Christine Lavin wraps things up as I pull into the campus parking lot and back into a stall. I first heard her singing her tune Good Thing He Can't Read My Mind from the (then) just-released album of the same name. That was in 1988 when I was still a banker in Ballard. The tune was catchy, the lyrics were funny, and her voice and guitar playing was unique. So I bought the album.  Well, cassette tape, actually.  It was 1988, after all. The songs on it range from today's pensive Miami Beach walk (85 Degrees) with it's bridge of:

Oh what a perfect setting
What a perfect sky
Oh a perfectly awful looking drifter
Is trying to catch my eye

To a duet of Downtown (yes, that one) with Livingston Taylor (yes, he sounds very much like his brother James), and on to a song that looks at a homeless woman and choruses, "She once was somebody's baby, someone bunced her on his knee..."

Good music and definitely worth checking out if you're not already familiar with Lavin.


Today's full playlist:

  • Eagles: Love Will keep Us Alive
  • Van Morrison: Retreat and View
  • Belle And Sebastian: Sukie in the Graveyard
  • Christine Lavin: 85 Degrees

Wednesday, July 23, 2014

The good rain sways so gently

This is the good rain (with apologies to Timothy Egan), the one that stores itself up, teases for a day or two, almost comes then doesn't, then finally breaks loose like a pent up failure of admirable self control. This is a real rain, not spitting, misting, sprinkling, drizzling, or fitting any of the many other nuanced words we use to describe the various shades of rain we see here in the Pacific Northwest.

Most of us are relieved by it, and many of us will freely admit it.  Yes, we grumble when we go through long unbroken weeks of nothing but rain, and we certainly know how to take advantage of sunny days while they're here. Yet after a string of not-rainy days we also ease back into a rainy day as if it was a soft overstuffed chair at the end of a hard day.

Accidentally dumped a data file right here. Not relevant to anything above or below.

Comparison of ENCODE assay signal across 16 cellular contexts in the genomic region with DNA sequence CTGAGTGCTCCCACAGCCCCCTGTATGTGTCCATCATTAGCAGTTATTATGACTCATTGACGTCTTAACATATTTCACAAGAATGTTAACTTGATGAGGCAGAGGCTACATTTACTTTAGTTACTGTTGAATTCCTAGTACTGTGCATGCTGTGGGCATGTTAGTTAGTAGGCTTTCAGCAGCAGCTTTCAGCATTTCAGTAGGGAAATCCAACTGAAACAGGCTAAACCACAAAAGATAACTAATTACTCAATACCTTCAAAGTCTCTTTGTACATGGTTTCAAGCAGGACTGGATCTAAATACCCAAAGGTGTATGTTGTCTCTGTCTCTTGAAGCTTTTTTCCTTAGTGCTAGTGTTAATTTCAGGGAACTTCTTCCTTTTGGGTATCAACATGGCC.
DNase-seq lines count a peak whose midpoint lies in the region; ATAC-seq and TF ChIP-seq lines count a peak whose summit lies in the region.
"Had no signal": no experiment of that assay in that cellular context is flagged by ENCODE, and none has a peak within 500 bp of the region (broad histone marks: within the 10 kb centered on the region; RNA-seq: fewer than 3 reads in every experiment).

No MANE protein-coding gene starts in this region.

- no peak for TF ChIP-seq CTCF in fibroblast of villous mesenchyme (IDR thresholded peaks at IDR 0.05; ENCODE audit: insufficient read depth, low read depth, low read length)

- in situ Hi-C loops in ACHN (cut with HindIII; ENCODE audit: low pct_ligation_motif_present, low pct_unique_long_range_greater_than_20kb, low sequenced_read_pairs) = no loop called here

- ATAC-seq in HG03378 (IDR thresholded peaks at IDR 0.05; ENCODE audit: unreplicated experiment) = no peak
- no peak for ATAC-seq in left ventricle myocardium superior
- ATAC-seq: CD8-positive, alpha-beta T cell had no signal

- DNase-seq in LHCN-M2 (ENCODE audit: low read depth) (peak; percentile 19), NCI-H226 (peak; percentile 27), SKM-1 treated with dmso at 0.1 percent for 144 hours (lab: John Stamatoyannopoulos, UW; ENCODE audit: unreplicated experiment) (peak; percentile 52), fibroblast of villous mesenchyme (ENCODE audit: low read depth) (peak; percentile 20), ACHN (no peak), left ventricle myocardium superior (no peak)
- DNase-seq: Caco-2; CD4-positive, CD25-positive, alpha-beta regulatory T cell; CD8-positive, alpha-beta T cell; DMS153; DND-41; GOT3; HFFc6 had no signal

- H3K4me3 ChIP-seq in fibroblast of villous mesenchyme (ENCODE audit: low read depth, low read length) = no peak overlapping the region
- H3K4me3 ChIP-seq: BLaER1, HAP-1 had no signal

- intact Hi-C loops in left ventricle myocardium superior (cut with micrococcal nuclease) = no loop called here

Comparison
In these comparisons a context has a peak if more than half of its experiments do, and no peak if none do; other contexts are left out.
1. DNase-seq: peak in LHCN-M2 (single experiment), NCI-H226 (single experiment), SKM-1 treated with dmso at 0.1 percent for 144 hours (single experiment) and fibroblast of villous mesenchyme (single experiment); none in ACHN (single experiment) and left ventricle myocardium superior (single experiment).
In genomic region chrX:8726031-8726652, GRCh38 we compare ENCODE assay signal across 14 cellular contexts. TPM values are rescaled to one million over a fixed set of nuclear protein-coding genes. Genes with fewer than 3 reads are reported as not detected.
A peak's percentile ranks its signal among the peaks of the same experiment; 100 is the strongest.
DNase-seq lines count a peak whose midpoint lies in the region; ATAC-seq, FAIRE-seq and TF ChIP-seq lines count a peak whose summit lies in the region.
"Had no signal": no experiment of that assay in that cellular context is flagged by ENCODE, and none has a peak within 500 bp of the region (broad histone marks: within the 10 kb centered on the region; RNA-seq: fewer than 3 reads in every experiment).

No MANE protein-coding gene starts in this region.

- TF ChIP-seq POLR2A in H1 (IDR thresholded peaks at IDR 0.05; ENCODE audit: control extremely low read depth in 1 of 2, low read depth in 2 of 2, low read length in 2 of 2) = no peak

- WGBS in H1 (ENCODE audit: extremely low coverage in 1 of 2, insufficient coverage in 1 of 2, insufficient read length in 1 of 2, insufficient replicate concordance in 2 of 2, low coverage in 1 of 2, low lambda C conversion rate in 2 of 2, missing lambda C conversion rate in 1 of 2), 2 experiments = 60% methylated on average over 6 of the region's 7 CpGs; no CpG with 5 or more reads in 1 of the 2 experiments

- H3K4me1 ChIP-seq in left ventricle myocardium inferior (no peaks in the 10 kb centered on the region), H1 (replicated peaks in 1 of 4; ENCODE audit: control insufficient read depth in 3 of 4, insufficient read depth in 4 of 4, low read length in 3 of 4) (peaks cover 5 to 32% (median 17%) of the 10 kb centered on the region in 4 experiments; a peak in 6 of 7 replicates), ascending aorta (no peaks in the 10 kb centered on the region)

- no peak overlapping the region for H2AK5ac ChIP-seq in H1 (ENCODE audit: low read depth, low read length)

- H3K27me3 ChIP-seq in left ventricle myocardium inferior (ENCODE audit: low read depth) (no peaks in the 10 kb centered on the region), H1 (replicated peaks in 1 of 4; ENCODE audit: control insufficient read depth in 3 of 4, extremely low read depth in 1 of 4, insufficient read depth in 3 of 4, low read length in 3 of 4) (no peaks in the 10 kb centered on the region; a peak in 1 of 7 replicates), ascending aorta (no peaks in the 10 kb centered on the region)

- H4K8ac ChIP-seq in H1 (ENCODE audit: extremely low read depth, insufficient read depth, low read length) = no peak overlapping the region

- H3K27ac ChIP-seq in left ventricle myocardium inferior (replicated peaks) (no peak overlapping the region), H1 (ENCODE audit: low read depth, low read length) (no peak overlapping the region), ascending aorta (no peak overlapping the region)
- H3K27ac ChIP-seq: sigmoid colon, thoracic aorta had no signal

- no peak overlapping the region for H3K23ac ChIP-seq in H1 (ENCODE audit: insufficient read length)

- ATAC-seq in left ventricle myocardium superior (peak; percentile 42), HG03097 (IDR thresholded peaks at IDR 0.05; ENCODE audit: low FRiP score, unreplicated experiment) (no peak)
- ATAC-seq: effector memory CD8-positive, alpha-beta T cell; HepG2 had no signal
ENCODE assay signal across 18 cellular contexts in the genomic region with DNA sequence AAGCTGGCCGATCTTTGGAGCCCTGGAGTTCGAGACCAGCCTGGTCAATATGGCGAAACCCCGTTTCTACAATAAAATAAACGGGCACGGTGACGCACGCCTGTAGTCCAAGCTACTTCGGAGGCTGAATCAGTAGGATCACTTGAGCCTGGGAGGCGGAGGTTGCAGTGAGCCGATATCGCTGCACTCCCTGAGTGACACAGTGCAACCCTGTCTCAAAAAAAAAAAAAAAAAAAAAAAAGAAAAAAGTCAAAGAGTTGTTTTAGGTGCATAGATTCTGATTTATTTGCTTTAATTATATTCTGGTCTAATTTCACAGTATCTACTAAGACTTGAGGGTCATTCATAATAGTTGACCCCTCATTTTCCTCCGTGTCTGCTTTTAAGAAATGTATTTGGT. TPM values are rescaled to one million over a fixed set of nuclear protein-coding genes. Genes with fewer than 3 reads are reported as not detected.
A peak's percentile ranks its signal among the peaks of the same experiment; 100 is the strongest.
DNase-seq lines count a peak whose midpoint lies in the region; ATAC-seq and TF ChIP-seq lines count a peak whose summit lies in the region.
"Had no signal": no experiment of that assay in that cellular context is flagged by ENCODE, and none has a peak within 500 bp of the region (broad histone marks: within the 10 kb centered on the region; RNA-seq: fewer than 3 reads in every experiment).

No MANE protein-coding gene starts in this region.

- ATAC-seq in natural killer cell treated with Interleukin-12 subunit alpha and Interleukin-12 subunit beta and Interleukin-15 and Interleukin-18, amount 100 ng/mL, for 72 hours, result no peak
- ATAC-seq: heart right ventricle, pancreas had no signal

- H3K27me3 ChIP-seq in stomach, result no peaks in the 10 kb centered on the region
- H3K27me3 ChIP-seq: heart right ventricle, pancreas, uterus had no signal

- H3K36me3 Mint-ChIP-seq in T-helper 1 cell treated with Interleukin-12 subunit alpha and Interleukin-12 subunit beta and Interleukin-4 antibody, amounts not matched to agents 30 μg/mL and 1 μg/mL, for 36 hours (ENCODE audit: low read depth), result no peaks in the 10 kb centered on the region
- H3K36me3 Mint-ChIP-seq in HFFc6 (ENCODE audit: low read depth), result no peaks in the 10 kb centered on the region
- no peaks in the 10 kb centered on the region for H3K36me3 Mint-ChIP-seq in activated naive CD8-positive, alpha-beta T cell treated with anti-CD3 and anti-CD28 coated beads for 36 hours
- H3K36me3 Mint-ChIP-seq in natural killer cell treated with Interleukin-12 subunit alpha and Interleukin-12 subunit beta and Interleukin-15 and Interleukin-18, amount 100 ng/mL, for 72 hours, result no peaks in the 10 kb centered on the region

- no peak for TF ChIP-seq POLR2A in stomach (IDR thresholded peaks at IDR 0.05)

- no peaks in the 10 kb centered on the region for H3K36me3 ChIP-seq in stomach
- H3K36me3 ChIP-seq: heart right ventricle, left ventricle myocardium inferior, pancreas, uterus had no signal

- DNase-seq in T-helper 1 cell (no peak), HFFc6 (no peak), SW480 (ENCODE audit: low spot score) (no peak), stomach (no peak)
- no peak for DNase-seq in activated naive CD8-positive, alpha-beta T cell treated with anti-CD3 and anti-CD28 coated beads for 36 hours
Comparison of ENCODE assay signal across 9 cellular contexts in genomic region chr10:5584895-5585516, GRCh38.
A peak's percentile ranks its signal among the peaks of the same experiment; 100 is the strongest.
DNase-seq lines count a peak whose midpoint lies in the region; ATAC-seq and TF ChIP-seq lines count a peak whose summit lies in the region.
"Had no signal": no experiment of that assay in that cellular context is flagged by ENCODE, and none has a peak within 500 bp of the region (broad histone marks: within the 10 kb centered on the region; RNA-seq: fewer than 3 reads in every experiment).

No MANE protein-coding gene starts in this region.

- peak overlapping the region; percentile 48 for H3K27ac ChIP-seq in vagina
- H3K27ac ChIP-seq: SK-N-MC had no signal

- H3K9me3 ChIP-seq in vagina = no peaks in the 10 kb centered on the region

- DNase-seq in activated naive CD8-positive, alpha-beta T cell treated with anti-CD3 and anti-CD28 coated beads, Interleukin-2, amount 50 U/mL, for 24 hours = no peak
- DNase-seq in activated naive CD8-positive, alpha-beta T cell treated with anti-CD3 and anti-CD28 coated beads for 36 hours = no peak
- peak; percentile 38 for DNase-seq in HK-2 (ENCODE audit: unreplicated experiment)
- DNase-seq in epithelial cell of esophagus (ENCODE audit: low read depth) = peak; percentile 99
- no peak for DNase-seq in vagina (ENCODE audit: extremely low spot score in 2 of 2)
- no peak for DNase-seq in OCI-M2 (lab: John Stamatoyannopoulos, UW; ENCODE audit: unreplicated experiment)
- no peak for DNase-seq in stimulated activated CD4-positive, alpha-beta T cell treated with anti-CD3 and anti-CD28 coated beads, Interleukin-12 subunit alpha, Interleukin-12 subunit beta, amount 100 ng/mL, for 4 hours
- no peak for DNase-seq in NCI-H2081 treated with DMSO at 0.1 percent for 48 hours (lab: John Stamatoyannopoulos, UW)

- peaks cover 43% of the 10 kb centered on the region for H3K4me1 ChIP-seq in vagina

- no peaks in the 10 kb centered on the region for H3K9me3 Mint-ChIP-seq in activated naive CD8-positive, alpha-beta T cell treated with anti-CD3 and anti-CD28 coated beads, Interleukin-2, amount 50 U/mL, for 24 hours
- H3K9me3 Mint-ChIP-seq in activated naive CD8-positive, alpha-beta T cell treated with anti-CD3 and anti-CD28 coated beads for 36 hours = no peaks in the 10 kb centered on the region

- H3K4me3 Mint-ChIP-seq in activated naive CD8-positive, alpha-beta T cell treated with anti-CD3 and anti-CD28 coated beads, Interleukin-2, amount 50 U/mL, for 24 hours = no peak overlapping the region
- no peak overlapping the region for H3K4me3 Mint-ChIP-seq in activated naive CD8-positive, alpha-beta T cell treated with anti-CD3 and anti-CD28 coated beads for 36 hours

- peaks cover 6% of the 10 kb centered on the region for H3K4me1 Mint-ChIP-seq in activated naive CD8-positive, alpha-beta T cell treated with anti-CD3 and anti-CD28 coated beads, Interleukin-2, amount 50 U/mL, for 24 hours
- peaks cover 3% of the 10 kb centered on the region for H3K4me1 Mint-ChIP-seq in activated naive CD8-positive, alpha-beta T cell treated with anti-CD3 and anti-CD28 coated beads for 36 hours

First song out of the gate this morning:

Hottest summer in a hundred years
But summer didn't bother
Getting up this morning

I know that's taking the lyric it of context, but it did sort of fit the drive in through the heavy rains.  How about the second song up:

Money's just something you throw
Off the back of a train
Got a handful of lightening
A hat full of rain

Still a stretch.  No, I think the best lyric from today that can be aptly applied to this good rain and the feeling it evokes (even though these words have a totally different application in the song!) come from The Girl From Impanema:

When she walks, she’s like a samba
That swings so cool and sways so gently
That when she passes, each one she passes goes, “Aaah…”

Aaah, indeed, this good rain.

Today's full playlist:

  • Travis: The Fear
  • Norah Jones: The Long Way Home
  • The Byrds: Mr. Tambourine Man
  • Stan Getz & Joao Gilberto: The Girl From Impanema
  • Pearl Django: Lady Be Good
  • Glen Campbell: Galveston

Thursday, July 17, 2014

All the songs I haven't heard

What a difference 24 hours can make. This morning it's only 59° (15° C) with low fog-like cloud cover and just enough wind to keep the trees jostling their limbs like the impatient foot tapping of people waiting at a crowded DMV office. Yesterday forecast a high in the upper 80’s for today, now the forecast calls for a high of 77° (25°C). Top down again this morning, but only because I'm like the dog who just wants his nose in the breeze when the car is in motion.

One of the tasks this blog serves is to capture the random playlists shuffled up from my music collection.  While that collection is a wide-ranging jumble of genres gathered over many years of musical fascination even these random shuffles of tunes bring only music I already know. So it's good to find ways to continue discovering new musicians and music.